One thing you need to know about Quilty Box is that your order begins an automatic subscription. You can easily and promptly cancel your subscription with a simple email to hello@quiltybox.com . I did it and received an email confirmation of the cancellation immediately.

So why did I cancel my subscription? ONLY, ONLY, ONLY because I am already overwhelmed with projects, new patterns designs, my Etsy shop, and my teaching/program schedule! If I were wanting a fun way to treat myself, get inspiration, and learn about the latest in the industry, I’d definitely continue my subscription!

By the way, I hereby reserve the right to order Quilty Box again!

 In fact…maybe (on behalf of my readers), I should really order at least one of each TYPE of Quilty Box – so I can report back, of course. What do you think?

Here is my Tula Pink version of Aria (expressive music heard in opera – she’s a “singer”…) Quilt Patttern. See Vintage Machine Quilt Pattern for more information.Image of Pink Sewing Machine

Shop Aria and 22 more #usebothsides patterns  in my  Creative Bee Studios Etsy shop.

 

Phoebee Goes to Market!

I’ve wondered for a few years what it would be like to collaborate with a fabric company. I never dreamed it would be this fun!

On August 3, at 3:47 p.m., I opened two packages of 21 fabrics  from Hoffman California Fabrics company. Image of Fabric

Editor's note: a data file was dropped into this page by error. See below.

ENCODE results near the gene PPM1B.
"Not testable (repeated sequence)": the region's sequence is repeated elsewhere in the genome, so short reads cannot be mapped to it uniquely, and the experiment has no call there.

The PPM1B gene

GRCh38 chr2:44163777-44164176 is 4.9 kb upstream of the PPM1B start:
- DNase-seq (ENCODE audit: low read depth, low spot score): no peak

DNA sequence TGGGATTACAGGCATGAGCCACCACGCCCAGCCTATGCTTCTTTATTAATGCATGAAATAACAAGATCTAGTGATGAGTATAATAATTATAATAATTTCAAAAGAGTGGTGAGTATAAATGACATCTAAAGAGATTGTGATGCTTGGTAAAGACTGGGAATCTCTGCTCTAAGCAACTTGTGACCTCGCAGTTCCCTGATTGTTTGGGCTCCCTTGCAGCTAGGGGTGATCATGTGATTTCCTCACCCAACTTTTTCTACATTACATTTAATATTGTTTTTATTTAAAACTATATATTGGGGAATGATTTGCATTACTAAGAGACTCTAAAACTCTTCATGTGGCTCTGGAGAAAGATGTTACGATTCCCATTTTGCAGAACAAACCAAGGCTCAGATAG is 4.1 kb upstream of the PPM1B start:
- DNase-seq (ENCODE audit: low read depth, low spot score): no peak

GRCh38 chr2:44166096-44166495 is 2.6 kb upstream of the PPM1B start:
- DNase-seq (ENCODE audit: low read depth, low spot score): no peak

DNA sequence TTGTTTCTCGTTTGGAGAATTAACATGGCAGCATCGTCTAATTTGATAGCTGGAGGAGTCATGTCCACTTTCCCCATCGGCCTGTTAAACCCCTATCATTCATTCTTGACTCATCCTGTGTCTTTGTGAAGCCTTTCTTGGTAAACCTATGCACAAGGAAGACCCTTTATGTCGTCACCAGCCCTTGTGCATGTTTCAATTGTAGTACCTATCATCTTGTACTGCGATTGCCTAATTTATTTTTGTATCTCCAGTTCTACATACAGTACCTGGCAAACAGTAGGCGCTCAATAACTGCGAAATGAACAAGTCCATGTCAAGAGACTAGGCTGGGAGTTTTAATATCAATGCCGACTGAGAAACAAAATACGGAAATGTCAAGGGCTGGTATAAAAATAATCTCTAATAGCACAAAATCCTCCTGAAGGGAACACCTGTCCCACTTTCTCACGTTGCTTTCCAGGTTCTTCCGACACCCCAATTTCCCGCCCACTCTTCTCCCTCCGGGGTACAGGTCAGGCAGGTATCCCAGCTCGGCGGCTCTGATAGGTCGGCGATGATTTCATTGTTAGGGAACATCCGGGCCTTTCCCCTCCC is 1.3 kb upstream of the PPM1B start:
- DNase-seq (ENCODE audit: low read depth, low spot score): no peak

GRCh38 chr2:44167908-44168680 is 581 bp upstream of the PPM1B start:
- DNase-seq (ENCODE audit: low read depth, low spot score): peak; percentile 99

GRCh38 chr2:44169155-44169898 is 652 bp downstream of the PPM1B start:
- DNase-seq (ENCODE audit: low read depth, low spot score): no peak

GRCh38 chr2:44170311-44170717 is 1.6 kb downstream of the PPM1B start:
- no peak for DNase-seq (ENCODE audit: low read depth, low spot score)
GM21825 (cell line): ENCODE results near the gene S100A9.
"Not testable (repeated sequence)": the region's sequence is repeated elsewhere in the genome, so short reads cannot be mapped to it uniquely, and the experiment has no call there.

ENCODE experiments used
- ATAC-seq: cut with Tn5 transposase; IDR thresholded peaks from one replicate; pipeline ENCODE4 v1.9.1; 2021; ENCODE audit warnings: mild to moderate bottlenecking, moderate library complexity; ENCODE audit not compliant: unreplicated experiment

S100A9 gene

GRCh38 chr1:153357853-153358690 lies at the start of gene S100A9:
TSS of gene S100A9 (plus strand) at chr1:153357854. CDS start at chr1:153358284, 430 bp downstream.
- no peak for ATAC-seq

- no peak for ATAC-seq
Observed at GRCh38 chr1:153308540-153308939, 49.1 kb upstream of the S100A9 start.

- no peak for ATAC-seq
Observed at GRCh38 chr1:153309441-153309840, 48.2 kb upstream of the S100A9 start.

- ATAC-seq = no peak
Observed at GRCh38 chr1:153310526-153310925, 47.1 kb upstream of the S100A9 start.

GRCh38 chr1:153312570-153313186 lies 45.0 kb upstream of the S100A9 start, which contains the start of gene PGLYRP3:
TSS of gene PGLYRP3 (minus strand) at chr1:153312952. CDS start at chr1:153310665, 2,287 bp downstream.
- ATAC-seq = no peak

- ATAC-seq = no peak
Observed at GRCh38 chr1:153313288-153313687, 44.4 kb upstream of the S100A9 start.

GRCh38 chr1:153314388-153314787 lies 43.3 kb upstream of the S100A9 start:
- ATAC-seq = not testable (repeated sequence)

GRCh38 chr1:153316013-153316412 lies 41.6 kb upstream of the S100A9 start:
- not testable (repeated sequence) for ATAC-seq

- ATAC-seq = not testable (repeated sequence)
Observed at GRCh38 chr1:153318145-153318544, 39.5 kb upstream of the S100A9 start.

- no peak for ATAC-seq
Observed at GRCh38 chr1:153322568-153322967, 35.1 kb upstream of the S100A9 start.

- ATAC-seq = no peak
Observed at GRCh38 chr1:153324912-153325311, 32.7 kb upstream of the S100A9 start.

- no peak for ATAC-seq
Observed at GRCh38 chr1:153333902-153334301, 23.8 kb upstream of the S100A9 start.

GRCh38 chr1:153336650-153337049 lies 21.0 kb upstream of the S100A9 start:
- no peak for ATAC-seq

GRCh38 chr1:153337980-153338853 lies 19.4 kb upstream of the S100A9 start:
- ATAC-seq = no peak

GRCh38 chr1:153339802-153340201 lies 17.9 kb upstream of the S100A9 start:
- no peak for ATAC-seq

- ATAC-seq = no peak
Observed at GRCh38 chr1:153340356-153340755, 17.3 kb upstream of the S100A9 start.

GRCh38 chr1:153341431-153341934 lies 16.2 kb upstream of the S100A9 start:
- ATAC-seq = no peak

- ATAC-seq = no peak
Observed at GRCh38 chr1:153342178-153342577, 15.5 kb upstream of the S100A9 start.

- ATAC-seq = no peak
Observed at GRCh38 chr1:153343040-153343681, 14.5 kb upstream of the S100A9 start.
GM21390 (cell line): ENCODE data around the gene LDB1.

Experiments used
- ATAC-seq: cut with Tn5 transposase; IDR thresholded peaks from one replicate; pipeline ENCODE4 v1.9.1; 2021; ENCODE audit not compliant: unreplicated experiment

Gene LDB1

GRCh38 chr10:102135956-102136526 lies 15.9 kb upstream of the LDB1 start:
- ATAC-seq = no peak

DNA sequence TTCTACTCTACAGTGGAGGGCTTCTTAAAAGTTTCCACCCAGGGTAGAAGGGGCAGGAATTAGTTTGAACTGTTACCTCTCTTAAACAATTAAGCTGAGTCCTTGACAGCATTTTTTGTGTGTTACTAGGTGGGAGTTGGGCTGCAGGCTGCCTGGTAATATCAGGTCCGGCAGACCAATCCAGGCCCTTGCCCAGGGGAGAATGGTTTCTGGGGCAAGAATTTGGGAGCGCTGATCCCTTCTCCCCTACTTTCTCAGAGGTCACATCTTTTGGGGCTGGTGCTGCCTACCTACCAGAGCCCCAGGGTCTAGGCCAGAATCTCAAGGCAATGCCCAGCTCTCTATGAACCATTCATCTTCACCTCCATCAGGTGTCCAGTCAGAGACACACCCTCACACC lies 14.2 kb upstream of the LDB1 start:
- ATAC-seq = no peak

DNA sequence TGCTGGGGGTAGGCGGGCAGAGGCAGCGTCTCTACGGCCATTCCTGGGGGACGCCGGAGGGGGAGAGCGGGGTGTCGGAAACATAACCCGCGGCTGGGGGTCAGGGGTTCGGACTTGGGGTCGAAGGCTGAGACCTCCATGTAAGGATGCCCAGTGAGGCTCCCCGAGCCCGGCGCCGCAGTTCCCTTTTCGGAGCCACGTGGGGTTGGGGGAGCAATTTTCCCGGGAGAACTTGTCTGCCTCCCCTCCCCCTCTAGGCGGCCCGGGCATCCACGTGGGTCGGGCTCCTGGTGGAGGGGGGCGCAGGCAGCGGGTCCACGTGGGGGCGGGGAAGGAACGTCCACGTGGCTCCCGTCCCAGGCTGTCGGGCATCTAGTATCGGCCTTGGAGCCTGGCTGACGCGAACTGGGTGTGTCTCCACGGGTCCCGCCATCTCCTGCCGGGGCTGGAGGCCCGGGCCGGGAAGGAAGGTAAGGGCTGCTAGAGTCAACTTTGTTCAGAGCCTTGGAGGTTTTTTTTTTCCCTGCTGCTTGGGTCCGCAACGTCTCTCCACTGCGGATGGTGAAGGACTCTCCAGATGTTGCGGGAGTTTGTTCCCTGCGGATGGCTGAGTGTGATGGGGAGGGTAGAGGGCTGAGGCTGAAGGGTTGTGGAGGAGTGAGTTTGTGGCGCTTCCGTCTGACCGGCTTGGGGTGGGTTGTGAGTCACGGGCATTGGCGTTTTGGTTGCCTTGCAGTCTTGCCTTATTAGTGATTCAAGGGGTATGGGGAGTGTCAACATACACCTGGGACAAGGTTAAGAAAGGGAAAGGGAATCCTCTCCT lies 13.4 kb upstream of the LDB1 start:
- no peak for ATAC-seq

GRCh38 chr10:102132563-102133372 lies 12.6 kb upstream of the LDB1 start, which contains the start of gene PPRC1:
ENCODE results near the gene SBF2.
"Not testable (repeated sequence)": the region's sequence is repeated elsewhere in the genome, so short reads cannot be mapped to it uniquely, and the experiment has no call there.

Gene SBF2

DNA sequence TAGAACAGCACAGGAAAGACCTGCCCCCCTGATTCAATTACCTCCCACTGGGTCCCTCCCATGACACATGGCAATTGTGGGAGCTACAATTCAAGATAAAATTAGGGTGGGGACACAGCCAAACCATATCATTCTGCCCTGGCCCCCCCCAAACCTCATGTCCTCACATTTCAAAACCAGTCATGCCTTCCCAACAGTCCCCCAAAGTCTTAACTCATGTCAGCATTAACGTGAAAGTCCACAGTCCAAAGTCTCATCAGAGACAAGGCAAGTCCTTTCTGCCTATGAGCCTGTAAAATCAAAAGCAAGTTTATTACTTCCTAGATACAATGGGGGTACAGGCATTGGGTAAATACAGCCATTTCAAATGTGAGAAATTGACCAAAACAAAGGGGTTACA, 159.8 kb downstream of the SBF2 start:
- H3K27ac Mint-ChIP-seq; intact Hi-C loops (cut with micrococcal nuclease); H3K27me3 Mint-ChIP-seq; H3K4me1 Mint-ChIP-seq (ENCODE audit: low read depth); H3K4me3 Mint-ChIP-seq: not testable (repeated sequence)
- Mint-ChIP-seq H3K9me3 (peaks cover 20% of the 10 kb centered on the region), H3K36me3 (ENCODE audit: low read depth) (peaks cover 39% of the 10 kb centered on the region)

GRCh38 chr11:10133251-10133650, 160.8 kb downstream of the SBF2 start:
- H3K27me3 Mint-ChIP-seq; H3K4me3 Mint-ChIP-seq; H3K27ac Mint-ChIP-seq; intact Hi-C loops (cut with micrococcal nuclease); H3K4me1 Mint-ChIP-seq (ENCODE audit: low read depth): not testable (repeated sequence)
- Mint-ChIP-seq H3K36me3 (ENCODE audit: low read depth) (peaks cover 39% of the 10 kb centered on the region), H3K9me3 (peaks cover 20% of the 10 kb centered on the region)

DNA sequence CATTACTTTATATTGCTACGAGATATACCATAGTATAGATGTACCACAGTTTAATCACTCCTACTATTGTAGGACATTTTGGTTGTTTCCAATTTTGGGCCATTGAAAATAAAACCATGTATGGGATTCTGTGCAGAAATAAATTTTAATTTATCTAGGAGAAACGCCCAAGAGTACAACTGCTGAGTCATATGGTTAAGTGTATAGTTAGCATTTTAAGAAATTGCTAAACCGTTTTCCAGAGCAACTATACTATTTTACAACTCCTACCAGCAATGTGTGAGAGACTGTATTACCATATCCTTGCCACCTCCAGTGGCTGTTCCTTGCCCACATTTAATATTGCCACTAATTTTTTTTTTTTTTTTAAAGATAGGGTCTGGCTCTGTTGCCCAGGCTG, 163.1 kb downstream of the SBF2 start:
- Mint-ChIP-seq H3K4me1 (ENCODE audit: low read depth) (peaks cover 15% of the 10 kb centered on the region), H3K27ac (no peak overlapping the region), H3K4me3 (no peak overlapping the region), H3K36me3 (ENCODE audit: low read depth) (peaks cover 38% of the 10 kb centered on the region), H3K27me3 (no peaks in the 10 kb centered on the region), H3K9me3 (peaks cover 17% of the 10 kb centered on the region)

For the next six hours, I auditioned 42 fabrics (both sides of each) trying to get just the right mix of color, contrast, values, and feel that would be worthy of this new line by Hoffman California Fabrics.

Phoebee is the pattern and Electric Garden is the fabric line. Of course, I took tons of pictures,  mostly black and white, and still this was a challenge…and a gamble! Not seeing the reverse of a fabric before-hand made me a little nervous – some fabrics just don’t have usable reverse sides. Image of Black and White Quilt Photo

Well, Electric Garden rocks! Vibrant color with a soft, contrasting reverse side was just the recipe I needed. I flipped several backgrounds to their reverse as well, so they wouldn’t compete with the bee or flowers. The next step was cutting out Phoebee and her flowers.Image of Quilt in Frame

I slept on this mix so I could get a fresh look the next morning. Yes! I began fusing and quilting (on my Handiquilter Avante) right away. Next came the prairie point hanging method, binding, label, photos, writing and producing the pattern, and Phoebee was flying to California on Tuesday, August 7th!Image of Quilt on ClotheslineImage of Phoebee QuiltImage of Quilt Pattern

Image of Back of Quilt My new friend in California let me know Phoebee arrived safely! Now for the waiting game…

Quilt Market in Houston was November 3 – 5. I was fortunate that several kind quilter souls saw Phoebee hanging in the Hoffman California Fabric booth and shared their pics with me on Instagram! Thank you, friends! Image of Phoebee at Quilt MarketImage of Electric Garden

This morning I am shipping Phoebee 2.0 patterns to a very fun quilt shop in (wait for it) Canada!

Original Phoebee and Phoebee 2.0 quilt patterns are available in my Etsy Shop HERE.

Image of Bee Quilt

Phoebee Quilt Pattern

Wholesale application HERE.

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Enjoy your quilting journey!